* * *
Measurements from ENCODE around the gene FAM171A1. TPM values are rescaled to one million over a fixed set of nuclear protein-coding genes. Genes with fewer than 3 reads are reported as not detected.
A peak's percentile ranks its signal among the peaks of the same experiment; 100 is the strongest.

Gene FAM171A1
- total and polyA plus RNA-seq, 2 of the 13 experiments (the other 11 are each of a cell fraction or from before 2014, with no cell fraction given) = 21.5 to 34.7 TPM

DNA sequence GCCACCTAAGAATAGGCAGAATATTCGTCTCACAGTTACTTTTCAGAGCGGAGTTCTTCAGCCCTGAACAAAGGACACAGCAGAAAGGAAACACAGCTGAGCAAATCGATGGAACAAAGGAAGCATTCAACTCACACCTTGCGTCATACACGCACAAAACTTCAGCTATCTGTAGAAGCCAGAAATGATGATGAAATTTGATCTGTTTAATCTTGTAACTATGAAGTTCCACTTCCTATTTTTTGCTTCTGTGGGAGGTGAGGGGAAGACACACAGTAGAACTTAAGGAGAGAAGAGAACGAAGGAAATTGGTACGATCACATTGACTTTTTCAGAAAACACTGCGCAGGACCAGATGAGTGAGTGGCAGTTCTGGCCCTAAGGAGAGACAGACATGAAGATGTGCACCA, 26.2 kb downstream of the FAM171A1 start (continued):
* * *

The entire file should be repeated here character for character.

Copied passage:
Measurements from ENCODE around the gene FAM171A1. TPM values are rescaled to one million over a fixed set of nuclear protein-coding genes. Genes with fewer than 3 reads are reported as not detected.
A peak's percentile ranks its signal among the peaks of the same experiment; 100 is the strongest.

Gene FAM171A1
- total and polyA plus RNA-seq, 2 of the 13 experiments (the other 11 are each of a cell fraction or from before 2014, with no cell fraction given) = 21.5 to 34.7 TPM

DNA sequence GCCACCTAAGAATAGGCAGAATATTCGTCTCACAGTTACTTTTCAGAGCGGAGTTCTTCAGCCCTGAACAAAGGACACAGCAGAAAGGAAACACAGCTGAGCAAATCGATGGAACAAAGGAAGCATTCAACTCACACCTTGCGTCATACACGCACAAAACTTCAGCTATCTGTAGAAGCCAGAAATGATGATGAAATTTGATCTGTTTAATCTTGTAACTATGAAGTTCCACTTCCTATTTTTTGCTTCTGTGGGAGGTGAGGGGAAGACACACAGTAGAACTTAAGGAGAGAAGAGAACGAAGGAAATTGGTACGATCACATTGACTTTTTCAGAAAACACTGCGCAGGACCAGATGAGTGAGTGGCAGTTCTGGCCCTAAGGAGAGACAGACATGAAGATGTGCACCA, 26.2 kb downstream of the FAM171A1 start (continued):